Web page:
Minneapolis council president files ethics complaint over police chief's news conference

Chief Medaria Arradondo had criticized a ballot question that asks voters if they want to replace the police department

By Liz Navratil
Star Tribune

MINNEAPOLIS — Minneapolis City Council President Lisa Bender said Thursday that police Chief Medaria Arradondo's public criticism of the policing charter amendment appeared to violate city ethics rules.

In a statement, Bender said she filed the ethics complaint against both Arradondo and Mayor Jacob Frey.

Minneapolis Police Chief Medaria Arradondo addresses the media Wednesday, June 10, 2020 in Minneapolis.
Minneapolis Police Chief Medaria Arradondo addresses the media Wednesday, June 10, 2020 in Minneapolis. (AP Photo/Jim Mone)

"We need a full and accurate ethics investigation of a press event held on Wednesday, October 27 — including the role of the Mayor of Minneapolis in directing or planning the event — when the Chief appears to have used city resources, including the support of city staff, city logos and the MPD uniform, at a press event explicitly focused on taking a position on a ballot question," Bender wrote.

She said she believed the event violated MPD policies about campaigning in uniform and a section of the city's ethics code that states: "A local official, employee or candidate for elective office shall not use city facilities, property, funds, personnel, the city logo, the city seal or other city resources to engage in political activity."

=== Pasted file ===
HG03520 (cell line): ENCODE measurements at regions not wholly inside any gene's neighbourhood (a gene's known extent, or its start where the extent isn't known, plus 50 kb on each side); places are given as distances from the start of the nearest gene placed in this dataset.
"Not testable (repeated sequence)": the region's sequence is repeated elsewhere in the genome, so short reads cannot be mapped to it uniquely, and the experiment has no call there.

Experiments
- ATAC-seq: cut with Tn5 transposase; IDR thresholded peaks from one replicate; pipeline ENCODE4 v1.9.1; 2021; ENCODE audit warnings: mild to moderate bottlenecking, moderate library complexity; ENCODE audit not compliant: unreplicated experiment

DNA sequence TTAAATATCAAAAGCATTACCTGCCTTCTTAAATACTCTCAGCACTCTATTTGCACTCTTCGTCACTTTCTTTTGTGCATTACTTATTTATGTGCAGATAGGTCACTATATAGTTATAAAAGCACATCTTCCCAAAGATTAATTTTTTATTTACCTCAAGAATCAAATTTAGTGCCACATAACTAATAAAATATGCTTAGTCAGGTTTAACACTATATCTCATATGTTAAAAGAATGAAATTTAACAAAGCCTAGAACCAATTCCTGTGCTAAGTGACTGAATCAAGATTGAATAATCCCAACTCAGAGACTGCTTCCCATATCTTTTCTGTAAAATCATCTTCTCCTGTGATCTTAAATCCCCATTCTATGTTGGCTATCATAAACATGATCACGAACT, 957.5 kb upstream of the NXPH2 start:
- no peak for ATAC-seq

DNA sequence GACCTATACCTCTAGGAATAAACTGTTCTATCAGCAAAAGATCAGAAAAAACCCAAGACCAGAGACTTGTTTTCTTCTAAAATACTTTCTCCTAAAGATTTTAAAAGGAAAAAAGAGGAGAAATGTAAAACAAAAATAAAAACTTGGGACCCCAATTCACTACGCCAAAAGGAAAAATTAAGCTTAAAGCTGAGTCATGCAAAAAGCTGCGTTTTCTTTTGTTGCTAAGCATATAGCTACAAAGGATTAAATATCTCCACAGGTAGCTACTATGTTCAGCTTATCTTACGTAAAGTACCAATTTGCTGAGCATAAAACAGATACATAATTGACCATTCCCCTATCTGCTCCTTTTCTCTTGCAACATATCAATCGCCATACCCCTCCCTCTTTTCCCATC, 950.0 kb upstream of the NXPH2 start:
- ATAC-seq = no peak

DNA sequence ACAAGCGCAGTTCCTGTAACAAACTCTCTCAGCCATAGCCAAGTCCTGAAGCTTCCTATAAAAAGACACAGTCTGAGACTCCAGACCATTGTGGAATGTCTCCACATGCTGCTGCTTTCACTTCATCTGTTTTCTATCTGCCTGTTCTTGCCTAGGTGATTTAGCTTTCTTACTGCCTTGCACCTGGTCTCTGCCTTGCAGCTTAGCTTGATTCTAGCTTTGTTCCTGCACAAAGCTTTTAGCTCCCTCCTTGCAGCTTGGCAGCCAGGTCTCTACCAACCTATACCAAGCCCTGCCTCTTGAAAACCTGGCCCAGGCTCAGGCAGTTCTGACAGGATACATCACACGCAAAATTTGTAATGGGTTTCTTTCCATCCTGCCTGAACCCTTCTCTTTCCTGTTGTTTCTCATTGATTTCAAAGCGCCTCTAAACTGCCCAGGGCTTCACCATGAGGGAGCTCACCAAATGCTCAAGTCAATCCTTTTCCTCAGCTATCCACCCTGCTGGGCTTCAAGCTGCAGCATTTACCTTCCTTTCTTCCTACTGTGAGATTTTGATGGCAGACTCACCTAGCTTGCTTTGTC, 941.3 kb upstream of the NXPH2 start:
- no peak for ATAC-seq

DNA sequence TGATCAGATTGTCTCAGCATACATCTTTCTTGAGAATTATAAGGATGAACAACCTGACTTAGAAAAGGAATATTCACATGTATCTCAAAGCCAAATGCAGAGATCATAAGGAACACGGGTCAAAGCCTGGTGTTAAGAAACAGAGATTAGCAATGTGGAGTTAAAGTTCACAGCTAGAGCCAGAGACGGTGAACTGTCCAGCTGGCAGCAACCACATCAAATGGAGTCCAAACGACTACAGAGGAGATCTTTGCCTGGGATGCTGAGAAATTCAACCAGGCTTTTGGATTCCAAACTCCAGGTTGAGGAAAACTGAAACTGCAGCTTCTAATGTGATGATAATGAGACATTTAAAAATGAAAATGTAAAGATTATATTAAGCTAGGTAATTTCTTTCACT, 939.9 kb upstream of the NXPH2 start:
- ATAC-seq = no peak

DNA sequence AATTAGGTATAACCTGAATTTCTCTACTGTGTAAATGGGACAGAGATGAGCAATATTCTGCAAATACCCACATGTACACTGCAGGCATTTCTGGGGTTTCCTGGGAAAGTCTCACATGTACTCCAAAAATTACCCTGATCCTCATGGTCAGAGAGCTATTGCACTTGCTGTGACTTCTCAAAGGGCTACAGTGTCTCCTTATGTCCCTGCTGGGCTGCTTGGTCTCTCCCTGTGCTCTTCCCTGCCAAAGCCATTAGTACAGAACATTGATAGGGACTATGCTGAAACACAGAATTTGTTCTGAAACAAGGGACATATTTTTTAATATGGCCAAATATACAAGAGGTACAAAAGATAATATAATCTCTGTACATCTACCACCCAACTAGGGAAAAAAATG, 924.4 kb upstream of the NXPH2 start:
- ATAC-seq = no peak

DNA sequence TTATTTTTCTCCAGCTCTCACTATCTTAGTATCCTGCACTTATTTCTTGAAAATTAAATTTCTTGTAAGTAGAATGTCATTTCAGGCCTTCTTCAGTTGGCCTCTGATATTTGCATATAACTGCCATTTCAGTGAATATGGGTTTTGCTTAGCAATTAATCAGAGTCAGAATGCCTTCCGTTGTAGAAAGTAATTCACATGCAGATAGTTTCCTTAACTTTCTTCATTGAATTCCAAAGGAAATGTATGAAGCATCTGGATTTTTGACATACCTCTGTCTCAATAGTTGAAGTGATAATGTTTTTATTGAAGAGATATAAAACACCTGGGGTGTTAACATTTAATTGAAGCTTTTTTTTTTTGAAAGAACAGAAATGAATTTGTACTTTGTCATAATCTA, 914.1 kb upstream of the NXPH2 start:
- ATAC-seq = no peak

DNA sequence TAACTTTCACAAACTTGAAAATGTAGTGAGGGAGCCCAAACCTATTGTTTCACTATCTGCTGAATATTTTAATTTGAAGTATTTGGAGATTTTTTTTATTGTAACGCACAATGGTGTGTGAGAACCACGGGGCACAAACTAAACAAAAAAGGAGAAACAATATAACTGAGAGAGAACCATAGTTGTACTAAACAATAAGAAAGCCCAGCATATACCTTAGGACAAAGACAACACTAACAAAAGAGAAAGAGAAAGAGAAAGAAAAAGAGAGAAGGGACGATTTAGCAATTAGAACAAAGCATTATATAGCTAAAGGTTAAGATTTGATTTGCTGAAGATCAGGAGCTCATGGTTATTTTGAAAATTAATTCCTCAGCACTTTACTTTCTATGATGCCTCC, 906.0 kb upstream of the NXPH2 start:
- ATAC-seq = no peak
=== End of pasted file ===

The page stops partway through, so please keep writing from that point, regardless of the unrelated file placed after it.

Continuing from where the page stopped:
The complaint comes one day after Arradondo, standing in full uniform against a backdrop featuring the department's logo, said the proposal's proponents had never laid out a specific plan for addressing rising gun violence.

At this point, he said, "frankly, I would take a drawing on a napkin."

Bender is a strong supporter of the policing charter amendment, putting her at odds with the chief.

Bender also pushed back on that claim, saying the chief "seriously mischaracterized the years of work that have gone into developing a plan for better, more effective public safety."

In her statement, she said senior staff at the city, "who are largely staff of color," have been working to evaluate the city's public safety systems for years and offer recommendations. " Chief Arradondo knows this because MPD has been fully involved the whole time," she said.

The chief's remarks — some of his most forceful yet on a proposal that would clear the way for the city to replace MPD with a new public safety agency — set off a frenzy both privately in local political circles and on social media, where some questioned whether the chief violated ethics rules that forbid city officials from engaging in partisan campaigns.

Early voting on the proposal has already begun, and Election Day is Tuesday.

Yes 4 Minneapolis, the political committee that crafted the proposal, released a statement Wednesday that was critical of MPD and the city's approach to public safety.

" Minneapolis Police Chief Medaria Arradondo campaigning in uniform, in explicit contradiction of the policy he himself wrote last year, is one of many examples revealed in his news conference today, why structural change is imperative to keep the people of Minneapolis safe and to implement an accountable and transparent relationship with those who are called to protect and serve," said Yes 4 Minneapolis campaign manager Corenia Smith.

Susan Trammell, the city's ethics officer, had publicly warned elected officials earlier this year that they needed to be careful not to use government resources to advocate for or against the proposals that would come before voters this fall.

"It has long been understood in Minnesota that public funds may not be used to promote one side of a ballot question seeking a particular outcome at an election," she wrote in a May memo.

Staff writer Susan Du contributed to this report.

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